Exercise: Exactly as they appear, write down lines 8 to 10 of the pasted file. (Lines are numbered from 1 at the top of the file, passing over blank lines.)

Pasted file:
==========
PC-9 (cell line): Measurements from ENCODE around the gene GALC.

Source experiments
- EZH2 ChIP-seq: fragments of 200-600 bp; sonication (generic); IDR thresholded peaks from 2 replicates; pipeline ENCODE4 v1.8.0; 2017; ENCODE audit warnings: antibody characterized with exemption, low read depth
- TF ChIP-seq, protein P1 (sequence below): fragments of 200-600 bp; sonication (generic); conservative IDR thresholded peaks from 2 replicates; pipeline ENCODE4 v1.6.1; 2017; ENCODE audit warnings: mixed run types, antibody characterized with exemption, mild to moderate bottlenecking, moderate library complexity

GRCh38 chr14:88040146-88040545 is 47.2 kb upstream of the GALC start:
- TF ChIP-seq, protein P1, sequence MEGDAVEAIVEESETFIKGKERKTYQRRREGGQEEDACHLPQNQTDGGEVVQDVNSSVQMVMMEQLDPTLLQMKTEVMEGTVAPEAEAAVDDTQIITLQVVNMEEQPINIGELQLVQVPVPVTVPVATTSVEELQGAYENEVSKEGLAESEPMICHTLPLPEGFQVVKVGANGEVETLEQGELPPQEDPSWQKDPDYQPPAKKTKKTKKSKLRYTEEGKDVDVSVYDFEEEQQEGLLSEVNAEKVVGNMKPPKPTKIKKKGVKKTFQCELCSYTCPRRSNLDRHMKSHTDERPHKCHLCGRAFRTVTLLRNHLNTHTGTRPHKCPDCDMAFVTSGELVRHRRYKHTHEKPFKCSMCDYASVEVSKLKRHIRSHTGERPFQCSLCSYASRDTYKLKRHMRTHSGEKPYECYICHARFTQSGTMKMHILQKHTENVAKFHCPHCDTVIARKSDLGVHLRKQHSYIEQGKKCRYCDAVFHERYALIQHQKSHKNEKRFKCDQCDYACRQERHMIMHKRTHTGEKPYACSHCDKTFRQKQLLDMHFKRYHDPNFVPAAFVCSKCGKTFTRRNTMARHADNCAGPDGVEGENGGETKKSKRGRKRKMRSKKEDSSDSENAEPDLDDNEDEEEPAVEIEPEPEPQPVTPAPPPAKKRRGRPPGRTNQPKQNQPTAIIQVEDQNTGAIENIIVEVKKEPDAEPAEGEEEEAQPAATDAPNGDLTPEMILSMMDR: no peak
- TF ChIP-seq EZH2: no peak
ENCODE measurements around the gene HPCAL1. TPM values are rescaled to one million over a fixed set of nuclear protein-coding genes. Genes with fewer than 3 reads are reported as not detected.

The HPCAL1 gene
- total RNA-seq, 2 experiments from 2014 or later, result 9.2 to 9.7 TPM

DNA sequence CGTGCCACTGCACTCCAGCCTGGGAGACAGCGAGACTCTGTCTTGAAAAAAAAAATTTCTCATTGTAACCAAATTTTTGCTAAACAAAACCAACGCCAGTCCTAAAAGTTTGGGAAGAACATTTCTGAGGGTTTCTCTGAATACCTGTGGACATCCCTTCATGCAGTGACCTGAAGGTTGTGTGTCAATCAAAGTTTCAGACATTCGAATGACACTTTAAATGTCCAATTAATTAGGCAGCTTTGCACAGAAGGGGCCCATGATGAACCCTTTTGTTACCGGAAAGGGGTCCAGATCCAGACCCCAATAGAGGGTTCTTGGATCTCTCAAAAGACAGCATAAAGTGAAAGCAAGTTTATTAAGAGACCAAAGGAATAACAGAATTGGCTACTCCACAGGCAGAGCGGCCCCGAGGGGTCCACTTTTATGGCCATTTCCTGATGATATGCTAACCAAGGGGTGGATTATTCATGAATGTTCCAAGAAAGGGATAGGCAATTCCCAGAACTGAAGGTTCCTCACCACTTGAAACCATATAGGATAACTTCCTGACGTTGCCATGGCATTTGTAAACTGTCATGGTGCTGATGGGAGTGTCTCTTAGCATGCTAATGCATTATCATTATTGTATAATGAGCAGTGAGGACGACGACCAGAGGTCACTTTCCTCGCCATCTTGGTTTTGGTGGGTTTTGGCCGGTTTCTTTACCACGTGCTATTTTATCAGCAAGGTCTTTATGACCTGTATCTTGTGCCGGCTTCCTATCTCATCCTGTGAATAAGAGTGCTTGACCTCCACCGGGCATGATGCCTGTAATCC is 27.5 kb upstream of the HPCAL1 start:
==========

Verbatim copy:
ENCODE measurements around the gene HPCAL1. TPM values are rescaled to one million over a fixed set of nuclear protein-coding genes. Genes with fewer than 3 reads are reported as not detected.

The HPCAL1 gene
- total RNA-seq, 2 experiments from 2014 or later, result 9.2 to 9.7 TPM